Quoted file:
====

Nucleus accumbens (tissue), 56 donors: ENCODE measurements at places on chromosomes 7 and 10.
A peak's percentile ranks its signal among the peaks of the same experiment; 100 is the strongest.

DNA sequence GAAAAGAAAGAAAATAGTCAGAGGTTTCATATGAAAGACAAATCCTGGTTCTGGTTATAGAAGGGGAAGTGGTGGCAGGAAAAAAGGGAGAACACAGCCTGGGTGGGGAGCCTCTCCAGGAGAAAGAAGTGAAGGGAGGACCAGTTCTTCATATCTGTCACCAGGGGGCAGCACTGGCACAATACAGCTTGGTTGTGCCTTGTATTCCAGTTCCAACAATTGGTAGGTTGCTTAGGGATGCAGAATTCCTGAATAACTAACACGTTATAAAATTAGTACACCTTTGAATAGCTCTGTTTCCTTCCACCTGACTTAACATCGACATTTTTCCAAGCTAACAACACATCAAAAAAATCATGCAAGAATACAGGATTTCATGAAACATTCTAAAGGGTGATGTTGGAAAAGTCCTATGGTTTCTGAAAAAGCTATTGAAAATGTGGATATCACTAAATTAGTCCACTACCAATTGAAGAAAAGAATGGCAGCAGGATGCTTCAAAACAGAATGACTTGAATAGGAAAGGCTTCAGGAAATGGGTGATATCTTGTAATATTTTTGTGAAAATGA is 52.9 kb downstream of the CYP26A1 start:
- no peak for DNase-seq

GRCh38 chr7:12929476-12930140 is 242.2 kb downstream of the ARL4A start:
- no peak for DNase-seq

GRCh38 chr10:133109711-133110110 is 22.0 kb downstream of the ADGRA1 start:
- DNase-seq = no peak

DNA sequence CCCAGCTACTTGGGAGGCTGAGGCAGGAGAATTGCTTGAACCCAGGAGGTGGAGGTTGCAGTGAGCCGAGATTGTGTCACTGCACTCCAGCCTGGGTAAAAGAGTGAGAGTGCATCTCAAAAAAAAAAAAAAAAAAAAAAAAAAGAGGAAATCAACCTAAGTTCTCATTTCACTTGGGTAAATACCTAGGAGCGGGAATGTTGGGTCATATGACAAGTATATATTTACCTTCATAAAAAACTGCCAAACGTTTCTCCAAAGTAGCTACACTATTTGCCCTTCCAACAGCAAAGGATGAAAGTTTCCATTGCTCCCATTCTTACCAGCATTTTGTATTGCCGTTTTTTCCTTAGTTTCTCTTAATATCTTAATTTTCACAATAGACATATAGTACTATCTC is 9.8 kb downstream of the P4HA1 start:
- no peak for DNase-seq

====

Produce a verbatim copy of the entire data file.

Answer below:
Nucleus accumbens (tissue), 56 donors: ENCODE measurements at places on chromosomes 7 and 10.
A peak's percentile ranks its signal among the peaks of the same experiment; 100 is the strongest.

DNA sequence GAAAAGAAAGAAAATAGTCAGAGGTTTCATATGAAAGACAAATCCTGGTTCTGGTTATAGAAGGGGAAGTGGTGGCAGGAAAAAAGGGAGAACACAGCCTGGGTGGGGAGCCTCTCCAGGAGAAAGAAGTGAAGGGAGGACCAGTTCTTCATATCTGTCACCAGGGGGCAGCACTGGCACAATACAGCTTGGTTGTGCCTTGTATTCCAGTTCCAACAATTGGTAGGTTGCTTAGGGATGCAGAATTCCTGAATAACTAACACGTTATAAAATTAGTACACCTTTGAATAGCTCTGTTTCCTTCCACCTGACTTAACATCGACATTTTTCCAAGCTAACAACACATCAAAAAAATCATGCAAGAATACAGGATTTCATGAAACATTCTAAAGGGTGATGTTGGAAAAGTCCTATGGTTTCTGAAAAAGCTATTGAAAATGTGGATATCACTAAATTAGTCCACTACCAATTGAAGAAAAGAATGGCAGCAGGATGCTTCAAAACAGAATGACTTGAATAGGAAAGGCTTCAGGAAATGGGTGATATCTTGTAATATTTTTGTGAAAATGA is 52.9 kb downstream of the CYP26A1 start:
- no peak for DNase-seq

GRCh38 chr7:12929476-12930140 is 242.2 kb downstream of the ARL4A start:
- no peak for DNase-seq

GRCh38 chr10:133109711-133110110 is 22.0 kb downstream of the ADGRA1 start:
- DNase-seq = no peak

DNA sequence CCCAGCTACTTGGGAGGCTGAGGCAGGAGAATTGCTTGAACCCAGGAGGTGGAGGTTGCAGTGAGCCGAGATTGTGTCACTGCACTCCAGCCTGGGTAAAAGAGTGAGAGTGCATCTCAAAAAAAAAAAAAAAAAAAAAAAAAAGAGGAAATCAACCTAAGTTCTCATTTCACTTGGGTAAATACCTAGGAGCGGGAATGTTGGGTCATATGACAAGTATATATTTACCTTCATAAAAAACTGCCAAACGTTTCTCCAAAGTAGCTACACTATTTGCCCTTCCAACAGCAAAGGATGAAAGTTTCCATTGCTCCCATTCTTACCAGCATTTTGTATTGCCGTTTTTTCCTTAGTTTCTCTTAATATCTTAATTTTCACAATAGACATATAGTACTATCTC is 9.8 kb downstream of the P4HA1 start:
- no peak for DNase-seq